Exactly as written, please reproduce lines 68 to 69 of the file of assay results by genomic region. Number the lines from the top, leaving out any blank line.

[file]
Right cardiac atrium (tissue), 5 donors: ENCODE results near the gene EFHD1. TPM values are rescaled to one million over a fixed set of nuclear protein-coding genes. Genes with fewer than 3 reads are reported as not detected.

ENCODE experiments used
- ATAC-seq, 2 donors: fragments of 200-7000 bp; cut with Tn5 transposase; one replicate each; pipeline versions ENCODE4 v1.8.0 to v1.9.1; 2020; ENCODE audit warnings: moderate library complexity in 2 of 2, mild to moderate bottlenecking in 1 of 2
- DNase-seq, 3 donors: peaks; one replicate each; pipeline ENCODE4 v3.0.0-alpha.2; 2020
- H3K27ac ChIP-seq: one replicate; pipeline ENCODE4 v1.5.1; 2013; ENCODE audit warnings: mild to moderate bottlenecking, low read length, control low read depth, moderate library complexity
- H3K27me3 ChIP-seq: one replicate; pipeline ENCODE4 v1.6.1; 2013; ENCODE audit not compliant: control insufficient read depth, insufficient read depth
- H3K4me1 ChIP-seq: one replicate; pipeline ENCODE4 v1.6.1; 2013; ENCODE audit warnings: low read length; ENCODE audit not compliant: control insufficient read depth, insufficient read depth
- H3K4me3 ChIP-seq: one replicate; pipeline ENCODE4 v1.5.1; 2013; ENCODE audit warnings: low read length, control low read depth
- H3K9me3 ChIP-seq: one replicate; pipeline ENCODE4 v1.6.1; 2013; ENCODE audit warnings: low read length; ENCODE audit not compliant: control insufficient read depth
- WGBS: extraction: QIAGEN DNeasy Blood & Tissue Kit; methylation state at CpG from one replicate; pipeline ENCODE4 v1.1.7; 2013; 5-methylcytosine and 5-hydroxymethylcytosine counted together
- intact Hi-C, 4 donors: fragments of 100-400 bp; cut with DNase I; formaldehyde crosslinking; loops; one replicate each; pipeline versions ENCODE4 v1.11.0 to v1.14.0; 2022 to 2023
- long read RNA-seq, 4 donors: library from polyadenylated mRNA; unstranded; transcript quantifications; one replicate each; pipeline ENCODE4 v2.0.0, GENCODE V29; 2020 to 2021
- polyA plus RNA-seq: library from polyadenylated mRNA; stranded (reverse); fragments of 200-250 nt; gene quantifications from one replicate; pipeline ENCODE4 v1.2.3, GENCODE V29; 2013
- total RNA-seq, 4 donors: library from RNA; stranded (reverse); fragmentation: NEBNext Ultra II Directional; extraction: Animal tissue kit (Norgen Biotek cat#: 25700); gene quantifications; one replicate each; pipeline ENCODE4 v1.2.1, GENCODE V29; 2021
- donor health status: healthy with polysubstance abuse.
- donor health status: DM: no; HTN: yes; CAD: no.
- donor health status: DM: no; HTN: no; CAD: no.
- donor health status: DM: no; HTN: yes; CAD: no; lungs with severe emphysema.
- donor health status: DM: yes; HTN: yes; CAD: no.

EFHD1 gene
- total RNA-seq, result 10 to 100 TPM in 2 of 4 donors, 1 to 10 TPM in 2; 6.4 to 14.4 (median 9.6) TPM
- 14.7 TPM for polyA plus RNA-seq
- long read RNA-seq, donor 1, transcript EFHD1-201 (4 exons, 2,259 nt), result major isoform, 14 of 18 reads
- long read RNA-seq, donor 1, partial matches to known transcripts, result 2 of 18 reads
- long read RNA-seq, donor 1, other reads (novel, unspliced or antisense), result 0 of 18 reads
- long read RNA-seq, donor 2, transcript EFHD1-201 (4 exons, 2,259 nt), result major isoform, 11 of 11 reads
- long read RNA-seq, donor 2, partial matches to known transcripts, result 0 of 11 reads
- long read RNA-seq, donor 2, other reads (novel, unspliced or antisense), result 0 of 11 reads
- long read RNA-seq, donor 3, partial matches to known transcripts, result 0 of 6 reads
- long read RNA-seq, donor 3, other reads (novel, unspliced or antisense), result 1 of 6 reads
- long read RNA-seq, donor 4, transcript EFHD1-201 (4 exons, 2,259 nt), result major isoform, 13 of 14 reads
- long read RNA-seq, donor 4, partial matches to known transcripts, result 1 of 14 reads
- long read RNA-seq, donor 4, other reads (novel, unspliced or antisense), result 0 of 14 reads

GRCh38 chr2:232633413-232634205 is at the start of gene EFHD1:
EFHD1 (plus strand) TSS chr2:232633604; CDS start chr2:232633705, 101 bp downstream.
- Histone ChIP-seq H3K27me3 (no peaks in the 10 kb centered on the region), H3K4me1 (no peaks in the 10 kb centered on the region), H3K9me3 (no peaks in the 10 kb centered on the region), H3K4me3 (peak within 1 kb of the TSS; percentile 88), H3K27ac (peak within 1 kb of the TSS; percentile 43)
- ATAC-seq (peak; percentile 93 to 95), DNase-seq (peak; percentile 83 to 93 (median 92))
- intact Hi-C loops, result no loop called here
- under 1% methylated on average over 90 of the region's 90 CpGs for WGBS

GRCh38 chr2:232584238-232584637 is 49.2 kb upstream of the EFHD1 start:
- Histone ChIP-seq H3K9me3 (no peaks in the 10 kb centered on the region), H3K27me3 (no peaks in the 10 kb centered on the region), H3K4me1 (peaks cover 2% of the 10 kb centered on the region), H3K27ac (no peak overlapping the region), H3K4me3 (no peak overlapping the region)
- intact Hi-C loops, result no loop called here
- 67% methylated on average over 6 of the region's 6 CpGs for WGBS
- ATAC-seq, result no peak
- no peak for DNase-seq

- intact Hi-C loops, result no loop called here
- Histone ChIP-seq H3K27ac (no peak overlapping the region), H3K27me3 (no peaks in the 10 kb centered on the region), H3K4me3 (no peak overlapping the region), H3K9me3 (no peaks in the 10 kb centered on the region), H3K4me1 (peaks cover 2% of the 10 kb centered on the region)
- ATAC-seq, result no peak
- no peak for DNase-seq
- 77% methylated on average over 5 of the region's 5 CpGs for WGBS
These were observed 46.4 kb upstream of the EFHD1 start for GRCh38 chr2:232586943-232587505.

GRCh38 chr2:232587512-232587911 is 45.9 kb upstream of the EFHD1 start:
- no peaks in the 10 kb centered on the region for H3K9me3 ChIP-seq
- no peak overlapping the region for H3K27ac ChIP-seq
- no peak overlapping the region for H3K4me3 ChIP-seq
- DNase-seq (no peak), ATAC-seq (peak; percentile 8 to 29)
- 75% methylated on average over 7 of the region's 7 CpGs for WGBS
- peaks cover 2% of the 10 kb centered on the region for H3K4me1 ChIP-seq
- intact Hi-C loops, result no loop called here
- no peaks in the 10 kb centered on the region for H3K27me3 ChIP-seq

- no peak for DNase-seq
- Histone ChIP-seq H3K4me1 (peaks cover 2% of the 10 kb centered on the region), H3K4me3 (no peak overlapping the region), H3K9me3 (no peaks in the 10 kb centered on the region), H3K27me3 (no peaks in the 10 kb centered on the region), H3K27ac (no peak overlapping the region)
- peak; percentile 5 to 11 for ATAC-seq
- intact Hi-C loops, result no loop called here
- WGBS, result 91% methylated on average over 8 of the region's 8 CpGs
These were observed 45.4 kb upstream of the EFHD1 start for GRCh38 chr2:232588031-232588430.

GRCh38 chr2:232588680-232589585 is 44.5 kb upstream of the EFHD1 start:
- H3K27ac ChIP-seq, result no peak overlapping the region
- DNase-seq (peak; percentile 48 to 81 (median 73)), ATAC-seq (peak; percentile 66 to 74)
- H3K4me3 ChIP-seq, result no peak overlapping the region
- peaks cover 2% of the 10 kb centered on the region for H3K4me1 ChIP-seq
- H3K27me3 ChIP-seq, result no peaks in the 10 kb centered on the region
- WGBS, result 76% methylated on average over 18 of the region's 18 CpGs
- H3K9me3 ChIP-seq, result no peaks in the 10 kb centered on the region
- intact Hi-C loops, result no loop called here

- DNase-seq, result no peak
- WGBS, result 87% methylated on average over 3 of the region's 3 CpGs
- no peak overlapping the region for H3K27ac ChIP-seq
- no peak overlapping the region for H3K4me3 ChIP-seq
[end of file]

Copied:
- H3K27ac ChIP-seq, result no peak overlapping the region
- DNase-seq (peak; percentile 48 to 81 (median 73)), ATAC-seq (peak; percentile 66 to 74)